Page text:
• taking pēpi for a walk or a drive (if you’re not too tired to drive). Even if they don’t go to sleep, movement can make it easier for you to cope and to calm them
  • asking family, whānau or friends to help so you can have a break
  • putting your baby somewhere safe so you can take a break if you’re feeling overwhelmed. It won’t hurt your baby to cry for a few minutes, but it might help you get things under control.

If you’re worried because your baby won’t stop crying, give PlunketLine a call on 0800 933 922. We're here for you 24 hours a day, 7 days a week.

Why talking to your baby is important

There are lots of opportunities to communicate with your baby during the day, whether it’s through singing, reading, telling stories, or just chatting to them about what you’re doing.

  • When you talk to your tamariki, you use lots of different sounds and words. The more words they hear, the more words you’re helping them learn and understand, and the more you’re improving their understanding of language and how to express themselves.
  • Speak, sing, and read to your child in any languages spoken at home. Babies have the capacity to learn lots of different languages, and the earlier they hear these languages, the easier it is to learn them. Language can also help children learn about their culture(s).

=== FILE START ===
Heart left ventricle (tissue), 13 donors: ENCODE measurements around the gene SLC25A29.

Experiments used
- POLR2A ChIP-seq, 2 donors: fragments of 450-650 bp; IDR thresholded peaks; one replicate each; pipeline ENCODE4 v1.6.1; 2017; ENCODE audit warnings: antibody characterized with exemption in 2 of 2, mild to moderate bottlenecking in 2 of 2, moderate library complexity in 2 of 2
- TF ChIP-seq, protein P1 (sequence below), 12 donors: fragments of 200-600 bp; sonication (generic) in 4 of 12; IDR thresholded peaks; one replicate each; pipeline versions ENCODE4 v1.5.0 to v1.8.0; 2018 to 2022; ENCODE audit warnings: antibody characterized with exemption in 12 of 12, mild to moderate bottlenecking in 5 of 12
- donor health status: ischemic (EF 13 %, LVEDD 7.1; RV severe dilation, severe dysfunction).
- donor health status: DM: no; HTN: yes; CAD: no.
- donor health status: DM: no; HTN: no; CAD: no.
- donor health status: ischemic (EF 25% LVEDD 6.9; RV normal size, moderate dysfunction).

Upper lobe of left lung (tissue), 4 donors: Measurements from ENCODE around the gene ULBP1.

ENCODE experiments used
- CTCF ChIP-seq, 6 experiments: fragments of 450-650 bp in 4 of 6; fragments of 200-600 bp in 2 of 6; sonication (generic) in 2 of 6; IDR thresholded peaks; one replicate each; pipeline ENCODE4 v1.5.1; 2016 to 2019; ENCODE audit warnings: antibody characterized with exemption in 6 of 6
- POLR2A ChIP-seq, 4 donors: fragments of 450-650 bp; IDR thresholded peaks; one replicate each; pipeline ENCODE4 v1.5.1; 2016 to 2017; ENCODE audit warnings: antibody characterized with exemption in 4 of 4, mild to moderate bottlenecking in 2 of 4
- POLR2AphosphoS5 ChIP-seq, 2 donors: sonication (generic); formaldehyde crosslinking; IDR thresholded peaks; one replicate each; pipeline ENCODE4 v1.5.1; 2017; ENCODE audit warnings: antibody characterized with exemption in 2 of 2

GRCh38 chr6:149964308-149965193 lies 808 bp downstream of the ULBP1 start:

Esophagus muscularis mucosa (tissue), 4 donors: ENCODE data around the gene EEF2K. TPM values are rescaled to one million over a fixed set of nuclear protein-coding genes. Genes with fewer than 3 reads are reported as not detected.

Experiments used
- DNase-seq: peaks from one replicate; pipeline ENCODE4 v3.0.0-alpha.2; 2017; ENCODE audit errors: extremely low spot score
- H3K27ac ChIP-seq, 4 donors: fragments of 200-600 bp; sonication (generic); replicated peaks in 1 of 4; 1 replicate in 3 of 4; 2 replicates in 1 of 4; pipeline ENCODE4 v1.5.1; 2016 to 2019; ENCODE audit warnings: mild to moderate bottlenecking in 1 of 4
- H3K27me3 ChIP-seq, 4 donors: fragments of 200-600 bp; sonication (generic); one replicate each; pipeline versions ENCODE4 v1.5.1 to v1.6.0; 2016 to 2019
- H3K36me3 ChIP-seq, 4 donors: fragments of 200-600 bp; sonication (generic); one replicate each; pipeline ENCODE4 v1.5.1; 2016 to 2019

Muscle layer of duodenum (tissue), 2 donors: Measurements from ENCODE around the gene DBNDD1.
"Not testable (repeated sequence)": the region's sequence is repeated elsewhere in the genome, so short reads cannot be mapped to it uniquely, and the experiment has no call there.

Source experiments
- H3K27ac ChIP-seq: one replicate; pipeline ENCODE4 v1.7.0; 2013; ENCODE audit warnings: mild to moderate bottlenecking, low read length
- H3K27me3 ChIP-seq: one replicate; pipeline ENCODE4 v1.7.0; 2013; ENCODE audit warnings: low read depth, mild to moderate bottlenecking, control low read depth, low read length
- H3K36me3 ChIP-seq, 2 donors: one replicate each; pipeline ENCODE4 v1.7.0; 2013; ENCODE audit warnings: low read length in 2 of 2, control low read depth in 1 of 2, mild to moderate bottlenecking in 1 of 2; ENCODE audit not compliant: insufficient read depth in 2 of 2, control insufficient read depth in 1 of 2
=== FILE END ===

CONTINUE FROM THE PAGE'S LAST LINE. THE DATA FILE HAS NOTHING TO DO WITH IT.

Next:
• Talking with your baby helps their brain development, and it helps them communicate with others and to do better at school once they’re older.

You don’t need to talk to your baby about anything in particular. The more you talk to them, the better.

Just chatting to them as you go about your day, whether describing what you’re doing when you’re changing their nappy, asking them what they can see when you take them out for a walk, and describing what you can see, is perfect. 

Your baby will start to be more noisy, responding to you with simple sounds when you talk to them. They’ll start listening more to you and watching your face closely when you talk. Use natural pauses to wait for their response - this will teach them about taking turns when speaking. They’ll join in the conversation through eye contact, arm and leg movements, and moving their mouth. Listen to the new sounds they make and delight in their efforts – this will encourage them to make sounds and to start to try to say words.